Epitope-Specific Antibody Response is Controlled by Immunoglobulin Vh Polymorphisms.Raposo, B., Dobritzsch, D., Ge, C., Ekman, D., Xu, B., Lindh, I., Forster, M., Uysal, H., Nandakumar, K.S., Schneider, G., Holmdahl, R.
(2014) J.Exp.Med. 211: 405
- PubMed: 24534192
- DOI: 10.1084/jem.20130968
- PubMed Abstract:
Autoantibody formation is essential for the development of certain autoimmune diseases like rheumatoid arthritis (RA). Anti-type II collagen (CII) antibodies are found in RA patients; they interact with cartilage in vivo and are often highly pathogen ...
Autoantibody formation is essential for the development of certain autoimmune diseases like rheumatoid arthritis (RA). Anti-type II collagen (CII) antibodies are found in RA patients; they interact with cartilage in vivo and are often highly pathogenic in the mouse. Autoreactivity to CII is directed to multiple epitopes and conserved between mice and humans. We have previously mapped the antibody response to CII in a heterogeneous stock cohort of mice, with a strong association with the IgH locus. We positioned the genetic polymorphisms and determined the structural requirements controlling antibody recognition of one of the major CII epitopes. Polymorphisms at positions S31R and W33T of the associated variable heavy chain (VH) allele were identified and confirmed by gene sequencing. The Fab fragment binding the J1 epitope was crystallized, and site-directed mutagenesis confirmed the importance of those two variants for antigen recognition. Back mutation to germline sequence provided evidence for a preexisting recognition of the J1 epitope. These data demonstrate a genetic association of epitope-specific antibody responses with specific VH alleles, and it highlights the importance of germline-encoded antibodies in the pathogenesis of antibody-mediated autoimmune diseases.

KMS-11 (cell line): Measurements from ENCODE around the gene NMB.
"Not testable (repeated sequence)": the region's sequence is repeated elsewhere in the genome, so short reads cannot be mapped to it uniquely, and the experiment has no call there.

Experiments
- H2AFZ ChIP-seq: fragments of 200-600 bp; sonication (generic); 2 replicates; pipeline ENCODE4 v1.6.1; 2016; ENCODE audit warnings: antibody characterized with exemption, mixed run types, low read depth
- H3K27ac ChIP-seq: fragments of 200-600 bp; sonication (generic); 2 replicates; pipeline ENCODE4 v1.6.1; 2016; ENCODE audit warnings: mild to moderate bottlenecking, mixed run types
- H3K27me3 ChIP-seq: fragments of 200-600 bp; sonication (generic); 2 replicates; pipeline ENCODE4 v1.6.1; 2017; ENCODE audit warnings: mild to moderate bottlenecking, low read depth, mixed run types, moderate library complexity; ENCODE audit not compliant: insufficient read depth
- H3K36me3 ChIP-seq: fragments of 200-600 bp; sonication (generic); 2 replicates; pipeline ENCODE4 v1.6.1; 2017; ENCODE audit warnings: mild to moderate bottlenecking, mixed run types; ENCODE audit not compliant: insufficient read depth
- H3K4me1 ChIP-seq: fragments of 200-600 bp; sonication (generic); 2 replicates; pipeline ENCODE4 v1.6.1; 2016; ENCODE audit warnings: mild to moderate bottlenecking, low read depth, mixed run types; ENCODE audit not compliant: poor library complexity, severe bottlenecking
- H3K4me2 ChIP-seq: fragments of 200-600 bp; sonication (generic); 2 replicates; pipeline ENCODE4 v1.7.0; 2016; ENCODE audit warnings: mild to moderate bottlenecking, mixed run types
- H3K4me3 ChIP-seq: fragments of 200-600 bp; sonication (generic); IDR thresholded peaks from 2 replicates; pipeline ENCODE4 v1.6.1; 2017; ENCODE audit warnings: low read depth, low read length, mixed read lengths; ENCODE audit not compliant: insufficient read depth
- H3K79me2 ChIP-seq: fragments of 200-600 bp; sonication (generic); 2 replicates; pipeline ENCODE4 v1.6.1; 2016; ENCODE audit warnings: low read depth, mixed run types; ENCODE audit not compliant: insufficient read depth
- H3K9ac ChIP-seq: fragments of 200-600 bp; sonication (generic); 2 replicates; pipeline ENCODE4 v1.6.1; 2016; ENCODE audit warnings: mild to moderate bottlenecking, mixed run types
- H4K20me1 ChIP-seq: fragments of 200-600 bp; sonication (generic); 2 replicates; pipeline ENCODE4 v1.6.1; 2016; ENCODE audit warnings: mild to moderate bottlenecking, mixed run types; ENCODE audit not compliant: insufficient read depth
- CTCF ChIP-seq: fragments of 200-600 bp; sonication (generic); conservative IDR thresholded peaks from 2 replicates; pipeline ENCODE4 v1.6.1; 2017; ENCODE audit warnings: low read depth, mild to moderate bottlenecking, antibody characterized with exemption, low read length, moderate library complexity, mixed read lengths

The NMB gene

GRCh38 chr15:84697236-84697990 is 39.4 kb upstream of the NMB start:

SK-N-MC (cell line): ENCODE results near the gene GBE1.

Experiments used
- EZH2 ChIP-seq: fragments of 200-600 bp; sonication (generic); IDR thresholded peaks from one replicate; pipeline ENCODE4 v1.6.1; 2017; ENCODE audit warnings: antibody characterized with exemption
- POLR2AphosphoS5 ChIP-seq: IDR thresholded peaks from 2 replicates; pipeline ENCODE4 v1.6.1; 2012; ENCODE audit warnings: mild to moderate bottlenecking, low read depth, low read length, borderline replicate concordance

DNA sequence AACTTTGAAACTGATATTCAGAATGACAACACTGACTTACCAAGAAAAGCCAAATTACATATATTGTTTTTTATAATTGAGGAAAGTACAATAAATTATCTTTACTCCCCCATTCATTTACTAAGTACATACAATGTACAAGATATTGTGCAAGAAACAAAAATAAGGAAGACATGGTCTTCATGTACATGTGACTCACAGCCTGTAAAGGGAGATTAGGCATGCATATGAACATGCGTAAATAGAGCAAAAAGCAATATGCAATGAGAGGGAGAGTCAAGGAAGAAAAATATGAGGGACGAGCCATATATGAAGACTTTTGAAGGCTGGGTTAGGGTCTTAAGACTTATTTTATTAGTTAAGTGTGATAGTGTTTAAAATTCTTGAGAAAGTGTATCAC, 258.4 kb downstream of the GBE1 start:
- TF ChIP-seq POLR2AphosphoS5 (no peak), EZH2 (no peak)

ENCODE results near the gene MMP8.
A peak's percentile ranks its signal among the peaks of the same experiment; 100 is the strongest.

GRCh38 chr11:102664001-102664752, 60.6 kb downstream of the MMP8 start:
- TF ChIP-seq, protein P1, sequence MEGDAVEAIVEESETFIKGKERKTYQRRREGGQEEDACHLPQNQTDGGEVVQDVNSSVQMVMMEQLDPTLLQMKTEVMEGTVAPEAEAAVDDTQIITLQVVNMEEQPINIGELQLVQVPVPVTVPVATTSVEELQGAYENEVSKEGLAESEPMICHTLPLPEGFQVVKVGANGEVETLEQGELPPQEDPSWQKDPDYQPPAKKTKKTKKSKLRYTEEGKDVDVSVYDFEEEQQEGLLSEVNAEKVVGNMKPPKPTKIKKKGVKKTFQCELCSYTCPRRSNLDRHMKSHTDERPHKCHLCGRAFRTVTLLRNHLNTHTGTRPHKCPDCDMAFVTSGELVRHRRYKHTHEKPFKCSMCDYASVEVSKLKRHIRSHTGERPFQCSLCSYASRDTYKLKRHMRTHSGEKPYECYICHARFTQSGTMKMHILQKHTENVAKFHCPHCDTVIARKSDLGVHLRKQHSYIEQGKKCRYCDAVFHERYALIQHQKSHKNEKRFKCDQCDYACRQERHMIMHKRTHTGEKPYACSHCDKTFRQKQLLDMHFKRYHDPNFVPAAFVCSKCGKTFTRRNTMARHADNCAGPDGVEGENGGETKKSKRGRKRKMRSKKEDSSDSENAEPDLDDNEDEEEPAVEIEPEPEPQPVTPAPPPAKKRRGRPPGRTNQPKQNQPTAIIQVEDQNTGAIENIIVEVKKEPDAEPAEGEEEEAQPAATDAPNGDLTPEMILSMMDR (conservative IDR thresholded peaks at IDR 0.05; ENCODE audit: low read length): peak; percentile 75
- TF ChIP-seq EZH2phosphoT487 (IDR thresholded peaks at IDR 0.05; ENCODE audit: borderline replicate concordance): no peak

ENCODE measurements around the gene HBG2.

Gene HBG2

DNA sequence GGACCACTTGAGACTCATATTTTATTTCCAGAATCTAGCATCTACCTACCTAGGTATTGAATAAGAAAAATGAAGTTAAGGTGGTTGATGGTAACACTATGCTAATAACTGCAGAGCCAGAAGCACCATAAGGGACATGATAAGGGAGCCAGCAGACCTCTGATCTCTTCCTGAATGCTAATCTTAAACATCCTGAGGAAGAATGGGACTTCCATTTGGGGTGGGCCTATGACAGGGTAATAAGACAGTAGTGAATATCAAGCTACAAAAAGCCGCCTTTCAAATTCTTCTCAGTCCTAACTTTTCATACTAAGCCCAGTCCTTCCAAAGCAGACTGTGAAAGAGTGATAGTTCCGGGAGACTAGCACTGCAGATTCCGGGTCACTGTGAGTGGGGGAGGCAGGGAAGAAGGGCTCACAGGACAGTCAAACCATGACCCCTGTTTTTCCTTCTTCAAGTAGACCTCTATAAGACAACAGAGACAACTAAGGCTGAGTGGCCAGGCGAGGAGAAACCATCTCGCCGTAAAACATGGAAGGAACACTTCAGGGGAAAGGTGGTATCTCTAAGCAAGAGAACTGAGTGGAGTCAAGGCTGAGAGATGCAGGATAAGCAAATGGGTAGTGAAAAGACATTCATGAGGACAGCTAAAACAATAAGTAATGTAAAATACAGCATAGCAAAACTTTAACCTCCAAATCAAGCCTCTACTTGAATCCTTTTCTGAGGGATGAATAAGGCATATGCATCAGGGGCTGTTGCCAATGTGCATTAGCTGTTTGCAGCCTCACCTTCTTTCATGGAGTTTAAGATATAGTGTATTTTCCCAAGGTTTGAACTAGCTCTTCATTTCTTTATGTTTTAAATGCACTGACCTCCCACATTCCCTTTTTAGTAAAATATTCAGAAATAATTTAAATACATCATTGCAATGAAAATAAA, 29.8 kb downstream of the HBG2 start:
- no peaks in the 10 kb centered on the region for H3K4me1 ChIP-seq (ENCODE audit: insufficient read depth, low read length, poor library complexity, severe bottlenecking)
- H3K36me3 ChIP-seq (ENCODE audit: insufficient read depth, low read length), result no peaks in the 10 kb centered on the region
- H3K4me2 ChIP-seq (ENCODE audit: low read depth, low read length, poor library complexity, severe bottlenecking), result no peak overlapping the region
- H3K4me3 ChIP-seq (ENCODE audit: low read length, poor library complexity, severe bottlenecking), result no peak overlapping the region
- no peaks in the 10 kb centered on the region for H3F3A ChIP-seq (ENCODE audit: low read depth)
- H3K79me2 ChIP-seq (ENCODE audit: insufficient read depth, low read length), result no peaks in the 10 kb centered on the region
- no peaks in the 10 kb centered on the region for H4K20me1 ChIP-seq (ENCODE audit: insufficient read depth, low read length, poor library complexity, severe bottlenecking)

Section for Medical Inflammation Research and 2 Section for Molecular Structural Biology, Department of Medical Biochemistry and Biophysics, Karolinska Institutet, 171 77 Stockholm, Sweden.